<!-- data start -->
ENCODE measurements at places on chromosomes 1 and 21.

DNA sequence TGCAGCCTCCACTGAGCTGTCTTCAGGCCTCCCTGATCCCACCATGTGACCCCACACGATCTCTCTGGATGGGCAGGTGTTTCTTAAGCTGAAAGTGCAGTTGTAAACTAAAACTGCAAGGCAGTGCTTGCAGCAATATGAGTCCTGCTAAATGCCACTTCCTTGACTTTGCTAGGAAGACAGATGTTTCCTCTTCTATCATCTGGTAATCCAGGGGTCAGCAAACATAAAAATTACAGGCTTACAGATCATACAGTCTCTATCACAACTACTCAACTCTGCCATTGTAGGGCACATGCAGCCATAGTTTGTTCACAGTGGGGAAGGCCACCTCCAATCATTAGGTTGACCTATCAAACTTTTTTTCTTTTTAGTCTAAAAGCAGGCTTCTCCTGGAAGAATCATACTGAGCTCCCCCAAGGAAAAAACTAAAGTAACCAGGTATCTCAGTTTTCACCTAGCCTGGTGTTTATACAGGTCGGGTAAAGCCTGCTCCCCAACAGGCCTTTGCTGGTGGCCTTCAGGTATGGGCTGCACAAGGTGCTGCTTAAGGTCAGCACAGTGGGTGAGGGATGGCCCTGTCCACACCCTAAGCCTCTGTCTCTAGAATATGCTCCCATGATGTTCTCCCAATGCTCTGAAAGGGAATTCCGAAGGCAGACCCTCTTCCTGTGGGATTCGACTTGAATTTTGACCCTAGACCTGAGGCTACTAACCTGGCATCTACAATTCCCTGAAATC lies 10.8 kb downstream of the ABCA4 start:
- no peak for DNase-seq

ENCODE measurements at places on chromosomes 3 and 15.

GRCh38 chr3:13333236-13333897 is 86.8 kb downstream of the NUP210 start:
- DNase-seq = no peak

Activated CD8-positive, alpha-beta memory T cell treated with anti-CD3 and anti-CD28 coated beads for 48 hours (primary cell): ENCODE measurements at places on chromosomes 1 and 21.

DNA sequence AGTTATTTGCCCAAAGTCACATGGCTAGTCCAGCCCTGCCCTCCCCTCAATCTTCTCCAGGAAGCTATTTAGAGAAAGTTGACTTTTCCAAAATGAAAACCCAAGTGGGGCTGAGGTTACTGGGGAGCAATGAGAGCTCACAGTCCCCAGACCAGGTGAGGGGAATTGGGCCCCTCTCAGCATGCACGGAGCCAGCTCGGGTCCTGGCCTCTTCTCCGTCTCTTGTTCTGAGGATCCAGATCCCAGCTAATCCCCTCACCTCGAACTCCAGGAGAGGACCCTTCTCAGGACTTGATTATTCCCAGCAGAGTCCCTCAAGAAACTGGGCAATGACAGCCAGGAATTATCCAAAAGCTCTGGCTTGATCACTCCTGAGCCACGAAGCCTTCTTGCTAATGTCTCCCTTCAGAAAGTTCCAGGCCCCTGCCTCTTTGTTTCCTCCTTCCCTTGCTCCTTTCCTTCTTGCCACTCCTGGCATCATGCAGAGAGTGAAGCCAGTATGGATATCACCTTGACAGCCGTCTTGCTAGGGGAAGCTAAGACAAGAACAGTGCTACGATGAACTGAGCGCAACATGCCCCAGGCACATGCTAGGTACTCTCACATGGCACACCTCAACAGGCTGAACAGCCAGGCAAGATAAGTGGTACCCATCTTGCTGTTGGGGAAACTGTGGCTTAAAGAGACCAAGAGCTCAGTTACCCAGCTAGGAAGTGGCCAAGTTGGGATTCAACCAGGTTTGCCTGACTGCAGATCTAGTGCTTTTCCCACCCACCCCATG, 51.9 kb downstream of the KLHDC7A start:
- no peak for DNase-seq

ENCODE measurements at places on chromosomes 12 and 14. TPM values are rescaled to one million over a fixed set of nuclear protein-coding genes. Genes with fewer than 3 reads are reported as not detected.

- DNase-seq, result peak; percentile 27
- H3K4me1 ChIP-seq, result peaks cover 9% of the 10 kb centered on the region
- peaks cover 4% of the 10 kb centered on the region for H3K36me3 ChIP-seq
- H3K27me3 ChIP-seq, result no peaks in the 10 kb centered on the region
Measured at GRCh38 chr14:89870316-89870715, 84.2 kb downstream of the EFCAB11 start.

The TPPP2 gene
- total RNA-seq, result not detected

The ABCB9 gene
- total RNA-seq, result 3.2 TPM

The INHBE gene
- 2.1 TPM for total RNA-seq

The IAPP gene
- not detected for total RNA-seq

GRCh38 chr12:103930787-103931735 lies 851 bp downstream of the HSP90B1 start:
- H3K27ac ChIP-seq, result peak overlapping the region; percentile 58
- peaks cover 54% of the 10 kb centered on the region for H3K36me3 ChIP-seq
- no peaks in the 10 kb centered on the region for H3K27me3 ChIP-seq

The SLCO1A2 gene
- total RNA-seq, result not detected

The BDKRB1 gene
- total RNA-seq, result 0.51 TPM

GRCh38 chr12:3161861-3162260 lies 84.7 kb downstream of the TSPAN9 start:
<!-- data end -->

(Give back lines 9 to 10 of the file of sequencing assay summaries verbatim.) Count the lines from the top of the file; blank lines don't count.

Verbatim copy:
- no peak for DNase-seq

ENCODE measurements at places on chromosomes 12 and 14. TPM values are rescaled to one million over a fixed set of nuclear protein-coding genes. Genes with fewer than 3 reads are reported as not detected.